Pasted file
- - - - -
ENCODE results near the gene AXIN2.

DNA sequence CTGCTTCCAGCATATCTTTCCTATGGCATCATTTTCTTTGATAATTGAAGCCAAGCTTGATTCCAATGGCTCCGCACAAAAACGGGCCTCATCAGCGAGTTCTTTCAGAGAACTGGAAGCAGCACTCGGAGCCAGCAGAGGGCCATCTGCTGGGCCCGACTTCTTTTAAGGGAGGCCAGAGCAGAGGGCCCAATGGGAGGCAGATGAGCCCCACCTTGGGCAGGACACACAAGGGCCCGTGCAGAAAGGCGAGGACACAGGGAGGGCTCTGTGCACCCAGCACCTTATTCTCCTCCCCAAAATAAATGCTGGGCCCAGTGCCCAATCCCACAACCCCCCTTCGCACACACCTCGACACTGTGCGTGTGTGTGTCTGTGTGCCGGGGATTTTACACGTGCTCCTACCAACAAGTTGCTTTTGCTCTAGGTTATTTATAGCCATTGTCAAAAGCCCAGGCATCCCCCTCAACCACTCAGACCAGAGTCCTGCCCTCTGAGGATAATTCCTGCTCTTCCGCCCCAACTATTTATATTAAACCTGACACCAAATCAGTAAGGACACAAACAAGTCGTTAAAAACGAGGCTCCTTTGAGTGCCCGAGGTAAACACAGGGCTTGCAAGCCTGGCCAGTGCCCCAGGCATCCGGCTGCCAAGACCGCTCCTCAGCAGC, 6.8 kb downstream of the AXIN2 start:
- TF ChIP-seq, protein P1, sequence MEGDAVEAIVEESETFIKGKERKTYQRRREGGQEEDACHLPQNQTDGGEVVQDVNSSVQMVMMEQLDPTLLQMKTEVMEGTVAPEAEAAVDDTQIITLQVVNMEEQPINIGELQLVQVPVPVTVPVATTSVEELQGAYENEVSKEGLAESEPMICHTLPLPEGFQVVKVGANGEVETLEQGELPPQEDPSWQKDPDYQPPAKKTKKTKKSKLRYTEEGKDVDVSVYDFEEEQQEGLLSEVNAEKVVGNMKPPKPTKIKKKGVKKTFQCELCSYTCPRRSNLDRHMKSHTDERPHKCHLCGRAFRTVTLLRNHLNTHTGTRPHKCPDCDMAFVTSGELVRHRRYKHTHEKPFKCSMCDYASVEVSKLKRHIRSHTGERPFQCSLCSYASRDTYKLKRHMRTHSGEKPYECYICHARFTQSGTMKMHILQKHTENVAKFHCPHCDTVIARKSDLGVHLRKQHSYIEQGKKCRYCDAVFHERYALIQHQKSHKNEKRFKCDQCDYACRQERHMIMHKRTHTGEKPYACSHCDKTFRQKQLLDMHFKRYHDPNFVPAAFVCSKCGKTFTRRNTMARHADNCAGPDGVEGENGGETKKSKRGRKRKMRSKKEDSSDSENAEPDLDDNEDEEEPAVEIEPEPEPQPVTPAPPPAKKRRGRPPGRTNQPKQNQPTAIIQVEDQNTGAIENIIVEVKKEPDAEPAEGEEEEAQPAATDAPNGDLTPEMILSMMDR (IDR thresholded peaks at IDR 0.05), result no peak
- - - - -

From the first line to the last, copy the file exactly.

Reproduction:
ENCODE results near the gene AXIN2.

DNA sequence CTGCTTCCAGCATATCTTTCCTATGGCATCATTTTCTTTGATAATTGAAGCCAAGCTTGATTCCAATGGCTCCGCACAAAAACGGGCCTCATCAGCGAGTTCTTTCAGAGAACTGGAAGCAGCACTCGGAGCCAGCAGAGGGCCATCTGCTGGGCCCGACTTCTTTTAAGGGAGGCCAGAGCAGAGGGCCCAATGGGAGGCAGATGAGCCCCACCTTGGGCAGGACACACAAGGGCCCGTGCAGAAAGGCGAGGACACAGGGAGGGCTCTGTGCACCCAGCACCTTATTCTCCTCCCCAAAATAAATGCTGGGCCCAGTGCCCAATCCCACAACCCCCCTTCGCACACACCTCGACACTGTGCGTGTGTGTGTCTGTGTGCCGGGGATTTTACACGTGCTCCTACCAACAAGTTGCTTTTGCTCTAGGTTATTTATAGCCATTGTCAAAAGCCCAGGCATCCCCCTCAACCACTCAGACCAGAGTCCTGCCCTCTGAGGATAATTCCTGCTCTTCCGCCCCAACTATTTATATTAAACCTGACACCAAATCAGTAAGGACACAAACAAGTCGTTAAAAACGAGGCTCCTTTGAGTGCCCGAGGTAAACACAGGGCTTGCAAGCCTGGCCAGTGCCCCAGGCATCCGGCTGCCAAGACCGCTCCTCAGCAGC, 6.8 kb downstream of the AXIN2 start:
- TF ChIP-seq, protein P1, sequence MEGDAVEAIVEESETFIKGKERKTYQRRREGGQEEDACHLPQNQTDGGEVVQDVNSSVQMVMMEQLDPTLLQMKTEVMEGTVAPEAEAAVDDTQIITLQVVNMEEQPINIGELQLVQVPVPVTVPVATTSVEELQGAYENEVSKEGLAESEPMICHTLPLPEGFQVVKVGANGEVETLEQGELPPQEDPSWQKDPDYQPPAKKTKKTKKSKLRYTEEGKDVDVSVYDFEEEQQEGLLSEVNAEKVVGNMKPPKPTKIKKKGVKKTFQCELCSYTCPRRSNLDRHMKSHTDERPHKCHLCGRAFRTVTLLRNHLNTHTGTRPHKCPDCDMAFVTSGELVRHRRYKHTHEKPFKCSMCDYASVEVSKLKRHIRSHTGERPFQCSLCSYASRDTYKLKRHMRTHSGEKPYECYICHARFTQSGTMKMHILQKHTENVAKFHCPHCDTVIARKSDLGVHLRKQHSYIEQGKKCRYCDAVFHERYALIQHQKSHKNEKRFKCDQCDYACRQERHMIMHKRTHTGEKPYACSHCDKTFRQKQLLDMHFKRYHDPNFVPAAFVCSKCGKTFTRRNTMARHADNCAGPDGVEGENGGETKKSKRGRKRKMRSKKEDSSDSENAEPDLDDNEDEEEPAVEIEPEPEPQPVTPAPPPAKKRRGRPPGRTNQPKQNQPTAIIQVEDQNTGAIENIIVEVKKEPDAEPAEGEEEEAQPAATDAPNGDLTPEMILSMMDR (IDR thresholded peaks at IDR 0.05), result no peak